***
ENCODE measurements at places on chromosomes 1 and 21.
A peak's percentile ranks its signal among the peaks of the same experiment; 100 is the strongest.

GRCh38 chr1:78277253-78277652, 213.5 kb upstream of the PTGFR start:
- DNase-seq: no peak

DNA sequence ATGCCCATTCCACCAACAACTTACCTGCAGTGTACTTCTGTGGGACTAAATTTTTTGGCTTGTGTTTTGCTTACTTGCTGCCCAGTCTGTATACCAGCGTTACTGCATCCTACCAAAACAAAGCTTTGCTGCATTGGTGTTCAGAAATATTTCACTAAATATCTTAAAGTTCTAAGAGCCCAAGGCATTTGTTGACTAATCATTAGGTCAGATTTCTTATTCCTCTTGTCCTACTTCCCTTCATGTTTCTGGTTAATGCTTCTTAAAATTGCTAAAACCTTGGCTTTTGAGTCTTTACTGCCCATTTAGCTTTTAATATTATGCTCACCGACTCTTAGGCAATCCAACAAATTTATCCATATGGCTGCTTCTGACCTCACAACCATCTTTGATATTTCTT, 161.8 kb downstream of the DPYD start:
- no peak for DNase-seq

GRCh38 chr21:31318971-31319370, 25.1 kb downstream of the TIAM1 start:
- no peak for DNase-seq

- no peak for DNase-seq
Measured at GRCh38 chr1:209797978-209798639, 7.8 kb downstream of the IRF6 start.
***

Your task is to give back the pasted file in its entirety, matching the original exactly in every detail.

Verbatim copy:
ENCODE measurements at places on chromosomes 1 and 21.
A peak's percentile ranks its signal among the peaks of the same experiment; 100 is the strongest.

GRCh38 chr1:78277253-78277652, 213.5 kb upstream of the PTGFR start:
- DNase-seq: no peak

DNA sequence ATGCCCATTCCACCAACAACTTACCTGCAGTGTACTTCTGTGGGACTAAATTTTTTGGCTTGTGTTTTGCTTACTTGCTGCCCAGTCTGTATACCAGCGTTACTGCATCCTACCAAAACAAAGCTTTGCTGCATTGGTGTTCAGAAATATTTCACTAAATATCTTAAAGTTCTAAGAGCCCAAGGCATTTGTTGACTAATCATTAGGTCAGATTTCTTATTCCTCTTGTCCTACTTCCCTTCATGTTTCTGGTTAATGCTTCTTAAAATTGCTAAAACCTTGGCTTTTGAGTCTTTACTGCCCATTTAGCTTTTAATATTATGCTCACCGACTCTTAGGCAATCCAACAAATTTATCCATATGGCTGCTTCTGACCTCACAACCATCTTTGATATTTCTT, 161.8 kb downstream of the DPYD start:
- no peak for DNase-seq

GRCh38 chr21:31318971-31319370, 25.1 kb downstream of the TIAM1 start:
- no peak for DNase-seq

- no peak for DNase-seq
Measured at GRCh38 chr1:209797978-209798639, 7.8 kb downstream of the IRF6 start.